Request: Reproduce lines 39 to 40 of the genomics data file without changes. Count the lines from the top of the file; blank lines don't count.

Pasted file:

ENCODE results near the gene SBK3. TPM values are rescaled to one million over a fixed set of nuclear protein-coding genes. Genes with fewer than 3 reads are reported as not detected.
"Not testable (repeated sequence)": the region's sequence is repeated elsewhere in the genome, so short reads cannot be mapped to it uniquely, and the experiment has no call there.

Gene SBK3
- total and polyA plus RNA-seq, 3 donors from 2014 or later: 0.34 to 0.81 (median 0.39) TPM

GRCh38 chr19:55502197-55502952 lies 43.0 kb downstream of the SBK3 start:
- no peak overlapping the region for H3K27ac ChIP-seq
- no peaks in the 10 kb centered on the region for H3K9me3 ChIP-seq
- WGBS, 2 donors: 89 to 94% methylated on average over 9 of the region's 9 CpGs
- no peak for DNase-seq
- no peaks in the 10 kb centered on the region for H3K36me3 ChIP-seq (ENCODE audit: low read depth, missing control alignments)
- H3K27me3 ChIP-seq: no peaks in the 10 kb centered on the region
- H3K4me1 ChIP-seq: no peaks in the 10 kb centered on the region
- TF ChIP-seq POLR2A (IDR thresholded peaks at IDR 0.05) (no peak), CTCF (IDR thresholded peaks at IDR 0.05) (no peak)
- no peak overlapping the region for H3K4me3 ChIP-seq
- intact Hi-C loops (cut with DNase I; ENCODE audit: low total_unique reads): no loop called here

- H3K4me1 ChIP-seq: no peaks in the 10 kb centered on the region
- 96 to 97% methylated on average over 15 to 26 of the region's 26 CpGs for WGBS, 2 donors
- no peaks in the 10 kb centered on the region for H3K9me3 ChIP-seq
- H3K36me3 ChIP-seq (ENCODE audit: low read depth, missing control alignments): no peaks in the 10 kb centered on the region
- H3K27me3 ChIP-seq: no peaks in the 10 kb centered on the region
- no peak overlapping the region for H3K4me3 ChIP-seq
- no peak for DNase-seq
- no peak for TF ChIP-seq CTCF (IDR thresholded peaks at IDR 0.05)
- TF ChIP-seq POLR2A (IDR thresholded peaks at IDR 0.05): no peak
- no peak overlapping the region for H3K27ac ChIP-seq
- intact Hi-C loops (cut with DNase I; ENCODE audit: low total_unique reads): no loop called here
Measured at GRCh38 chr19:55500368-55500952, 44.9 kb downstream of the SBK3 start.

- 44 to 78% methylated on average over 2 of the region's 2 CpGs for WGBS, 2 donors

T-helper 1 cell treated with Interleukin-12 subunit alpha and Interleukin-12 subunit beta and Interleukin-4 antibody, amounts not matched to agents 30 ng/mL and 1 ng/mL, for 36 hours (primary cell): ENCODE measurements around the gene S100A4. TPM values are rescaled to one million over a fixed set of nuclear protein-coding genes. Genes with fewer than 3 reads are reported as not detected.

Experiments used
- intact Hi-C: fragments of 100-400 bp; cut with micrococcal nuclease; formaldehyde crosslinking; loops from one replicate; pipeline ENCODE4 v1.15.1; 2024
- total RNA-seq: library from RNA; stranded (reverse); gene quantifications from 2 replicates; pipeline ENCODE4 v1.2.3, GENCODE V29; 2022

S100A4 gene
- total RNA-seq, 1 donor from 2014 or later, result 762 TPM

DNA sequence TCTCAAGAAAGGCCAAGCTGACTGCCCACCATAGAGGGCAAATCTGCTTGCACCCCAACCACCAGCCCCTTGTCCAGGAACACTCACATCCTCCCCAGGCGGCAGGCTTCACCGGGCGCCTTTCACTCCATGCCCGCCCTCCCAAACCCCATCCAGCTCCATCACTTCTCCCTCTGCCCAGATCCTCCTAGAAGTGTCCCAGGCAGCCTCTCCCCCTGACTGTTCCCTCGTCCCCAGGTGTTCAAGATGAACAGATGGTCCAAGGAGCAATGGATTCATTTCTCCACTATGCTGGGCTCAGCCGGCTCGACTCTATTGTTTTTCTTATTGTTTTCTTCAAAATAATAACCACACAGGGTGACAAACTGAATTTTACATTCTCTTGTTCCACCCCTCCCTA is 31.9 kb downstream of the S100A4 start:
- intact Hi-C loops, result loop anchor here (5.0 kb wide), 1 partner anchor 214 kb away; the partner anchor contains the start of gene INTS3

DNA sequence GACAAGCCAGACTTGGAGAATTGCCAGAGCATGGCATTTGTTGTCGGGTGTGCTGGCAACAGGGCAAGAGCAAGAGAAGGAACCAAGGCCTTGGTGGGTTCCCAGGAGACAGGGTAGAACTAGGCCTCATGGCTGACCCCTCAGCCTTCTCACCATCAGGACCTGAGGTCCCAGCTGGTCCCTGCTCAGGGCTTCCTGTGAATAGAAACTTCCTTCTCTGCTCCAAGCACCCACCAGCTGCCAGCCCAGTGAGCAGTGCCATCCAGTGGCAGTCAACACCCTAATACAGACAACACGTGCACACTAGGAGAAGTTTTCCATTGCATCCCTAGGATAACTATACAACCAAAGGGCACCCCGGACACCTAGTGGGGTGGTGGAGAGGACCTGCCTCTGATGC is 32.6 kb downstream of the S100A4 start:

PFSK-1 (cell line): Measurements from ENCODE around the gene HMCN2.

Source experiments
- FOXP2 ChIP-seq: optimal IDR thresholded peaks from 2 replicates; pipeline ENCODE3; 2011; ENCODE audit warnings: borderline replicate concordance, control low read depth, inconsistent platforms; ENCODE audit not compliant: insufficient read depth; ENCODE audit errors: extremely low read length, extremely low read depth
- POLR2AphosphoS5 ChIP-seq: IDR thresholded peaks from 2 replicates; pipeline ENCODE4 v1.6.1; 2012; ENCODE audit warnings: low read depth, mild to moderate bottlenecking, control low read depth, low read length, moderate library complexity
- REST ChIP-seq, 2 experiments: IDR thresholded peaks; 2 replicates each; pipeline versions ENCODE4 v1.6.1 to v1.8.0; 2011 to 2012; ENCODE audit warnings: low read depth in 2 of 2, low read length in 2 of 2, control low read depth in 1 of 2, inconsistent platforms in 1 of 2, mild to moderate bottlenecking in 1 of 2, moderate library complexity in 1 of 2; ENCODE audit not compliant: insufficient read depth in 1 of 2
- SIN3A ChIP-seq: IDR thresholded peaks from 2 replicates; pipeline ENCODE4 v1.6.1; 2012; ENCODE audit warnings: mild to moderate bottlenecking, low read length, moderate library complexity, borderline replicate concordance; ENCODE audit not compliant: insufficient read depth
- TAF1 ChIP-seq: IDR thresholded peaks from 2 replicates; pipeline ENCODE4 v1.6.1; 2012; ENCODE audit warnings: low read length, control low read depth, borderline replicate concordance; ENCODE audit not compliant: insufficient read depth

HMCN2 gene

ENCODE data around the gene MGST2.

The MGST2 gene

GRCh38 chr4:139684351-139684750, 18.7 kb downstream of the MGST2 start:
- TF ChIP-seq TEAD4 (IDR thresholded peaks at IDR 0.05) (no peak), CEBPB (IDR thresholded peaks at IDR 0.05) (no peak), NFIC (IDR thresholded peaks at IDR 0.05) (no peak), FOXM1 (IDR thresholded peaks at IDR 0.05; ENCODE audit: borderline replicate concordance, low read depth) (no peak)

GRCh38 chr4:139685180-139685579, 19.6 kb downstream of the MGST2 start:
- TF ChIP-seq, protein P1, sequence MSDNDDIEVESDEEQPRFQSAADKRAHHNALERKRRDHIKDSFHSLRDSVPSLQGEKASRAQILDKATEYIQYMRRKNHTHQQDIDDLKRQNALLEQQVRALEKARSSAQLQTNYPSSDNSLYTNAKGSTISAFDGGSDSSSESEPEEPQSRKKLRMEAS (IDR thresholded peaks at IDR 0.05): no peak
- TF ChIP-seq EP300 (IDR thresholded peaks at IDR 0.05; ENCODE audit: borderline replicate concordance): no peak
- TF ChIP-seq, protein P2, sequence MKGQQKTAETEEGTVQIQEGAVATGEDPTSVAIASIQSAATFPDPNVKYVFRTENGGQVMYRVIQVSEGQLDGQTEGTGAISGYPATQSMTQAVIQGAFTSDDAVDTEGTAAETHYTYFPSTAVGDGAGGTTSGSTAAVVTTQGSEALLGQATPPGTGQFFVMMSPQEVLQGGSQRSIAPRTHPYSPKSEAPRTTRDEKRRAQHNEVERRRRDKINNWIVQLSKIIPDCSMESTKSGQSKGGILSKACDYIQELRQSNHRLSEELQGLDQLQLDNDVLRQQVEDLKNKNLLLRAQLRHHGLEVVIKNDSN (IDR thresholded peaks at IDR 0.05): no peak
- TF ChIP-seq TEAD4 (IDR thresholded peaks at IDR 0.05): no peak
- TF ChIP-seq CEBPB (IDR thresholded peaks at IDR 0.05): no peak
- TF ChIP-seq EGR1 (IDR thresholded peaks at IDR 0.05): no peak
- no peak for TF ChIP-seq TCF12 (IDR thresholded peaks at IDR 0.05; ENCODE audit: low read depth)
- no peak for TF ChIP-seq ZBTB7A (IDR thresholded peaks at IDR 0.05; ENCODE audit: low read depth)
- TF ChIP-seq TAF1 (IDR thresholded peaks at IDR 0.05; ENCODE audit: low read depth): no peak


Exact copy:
Source experiments
- FOXP2 ChIP-seq: optimal IDR thresholded peaks from 2 replicates; pipeline ENCODE3; 2011; ENCODE audit warnings: borderline replicate concordance, control low read depth, inconsistent platforms; ENCODE audit not compliant: insufficient read depth; ENCODE audit errors: extremely low read length, extremely low read depth